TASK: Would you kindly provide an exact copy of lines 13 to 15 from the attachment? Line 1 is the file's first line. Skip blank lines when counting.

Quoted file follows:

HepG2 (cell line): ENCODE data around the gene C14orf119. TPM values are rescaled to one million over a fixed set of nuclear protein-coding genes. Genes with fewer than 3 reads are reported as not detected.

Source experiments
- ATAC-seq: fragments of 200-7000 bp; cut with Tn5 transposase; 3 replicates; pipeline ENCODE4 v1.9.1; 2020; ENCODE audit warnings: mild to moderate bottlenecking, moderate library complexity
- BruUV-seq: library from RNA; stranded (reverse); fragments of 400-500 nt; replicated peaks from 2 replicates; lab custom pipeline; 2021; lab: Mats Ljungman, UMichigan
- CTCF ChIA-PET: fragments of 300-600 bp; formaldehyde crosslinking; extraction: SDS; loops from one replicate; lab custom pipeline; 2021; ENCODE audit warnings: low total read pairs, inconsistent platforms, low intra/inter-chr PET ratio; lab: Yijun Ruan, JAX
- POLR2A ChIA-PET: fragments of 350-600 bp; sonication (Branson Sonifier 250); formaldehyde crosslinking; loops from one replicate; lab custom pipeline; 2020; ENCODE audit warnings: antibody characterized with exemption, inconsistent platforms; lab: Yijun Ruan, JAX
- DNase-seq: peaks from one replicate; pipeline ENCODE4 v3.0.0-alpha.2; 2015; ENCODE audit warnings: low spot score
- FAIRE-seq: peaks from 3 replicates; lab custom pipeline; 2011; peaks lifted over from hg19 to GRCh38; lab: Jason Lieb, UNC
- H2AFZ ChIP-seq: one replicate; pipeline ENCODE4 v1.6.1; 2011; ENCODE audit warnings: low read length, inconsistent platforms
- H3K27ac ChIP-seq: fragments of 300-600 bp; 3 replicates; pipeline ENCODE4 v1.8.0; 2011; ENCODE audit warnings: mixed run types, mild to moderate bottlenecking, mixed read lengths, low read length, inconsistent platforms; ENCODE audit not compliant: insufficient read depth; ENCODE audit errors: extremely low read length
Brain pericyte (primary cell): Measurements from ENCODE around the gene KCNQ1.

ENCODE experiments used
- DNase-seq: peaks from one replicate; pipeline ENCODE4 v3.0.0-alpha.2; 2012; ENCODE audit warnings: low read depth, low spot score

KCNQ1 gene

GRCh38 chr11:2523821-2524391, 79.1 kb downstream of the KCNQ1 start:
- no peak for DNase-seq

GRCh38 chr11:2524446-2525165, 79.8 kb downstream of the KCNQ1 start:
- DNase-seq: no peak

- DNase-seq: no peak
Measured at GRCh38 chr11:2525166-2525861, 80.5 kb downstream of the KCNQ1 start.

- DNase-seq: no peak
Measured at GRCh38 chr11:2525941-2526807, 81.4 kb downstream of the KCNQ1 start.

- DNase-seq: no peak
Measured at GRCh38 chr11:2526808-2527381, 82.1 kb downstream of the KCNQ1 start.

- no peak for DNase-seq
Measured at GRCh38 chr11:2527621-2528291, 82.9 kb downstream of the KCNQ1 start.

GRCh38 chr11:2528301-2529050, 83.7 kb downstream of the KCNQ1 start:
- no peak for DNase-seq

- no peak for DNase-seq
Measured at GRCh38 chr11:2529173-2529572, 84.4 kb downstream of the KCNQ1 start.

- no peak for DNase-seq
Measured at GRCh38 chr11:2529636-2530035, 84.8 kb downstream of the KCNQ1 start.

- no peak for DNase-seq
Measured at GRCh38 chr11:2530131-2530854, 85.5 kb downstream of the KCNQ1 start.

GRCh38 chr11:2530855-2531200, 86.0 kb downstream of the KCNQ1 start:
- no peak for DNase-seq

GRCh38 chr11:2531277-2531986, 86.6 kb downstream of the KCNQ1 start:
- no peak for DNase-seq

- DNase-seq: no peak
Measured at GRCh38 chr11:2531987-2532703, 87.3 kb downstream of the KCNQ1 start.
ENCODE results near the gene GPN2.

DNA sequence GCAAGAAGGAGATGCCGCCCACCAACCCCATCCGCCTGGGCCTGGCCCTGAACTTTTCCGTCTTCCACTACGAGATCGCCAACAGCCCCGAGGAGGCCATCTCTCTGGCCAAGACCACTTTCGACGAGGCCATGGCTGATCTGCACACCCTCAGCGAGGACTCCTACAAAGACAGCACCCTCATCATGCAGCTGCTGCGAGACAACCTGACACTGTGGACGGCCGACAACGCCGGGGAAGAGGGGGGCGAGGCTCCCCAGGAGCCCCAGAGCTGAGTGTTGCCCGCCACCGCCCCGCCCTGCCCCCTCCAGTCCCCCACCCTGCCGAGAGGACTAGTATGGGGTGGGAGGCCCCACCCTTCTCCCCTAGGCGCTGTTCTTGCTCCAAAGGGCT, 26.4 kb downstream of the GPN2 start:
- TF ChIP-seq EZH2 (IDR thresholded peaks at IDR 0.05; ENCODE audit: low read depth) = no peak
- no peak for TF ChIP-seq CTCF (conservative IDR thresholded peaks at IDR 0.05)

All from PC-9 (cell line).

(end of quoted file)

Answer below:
- DNase-seq: peaks from one replicate; pipeline ENCODE4 v3.0.0-alpha.2; 2012; ENCODE audit warnings: low read depth, low spot score

KCNQ1 gene

GRCh38 chr11:2523821-2524391, 79.1 kb downstream of the KCNQ1 start: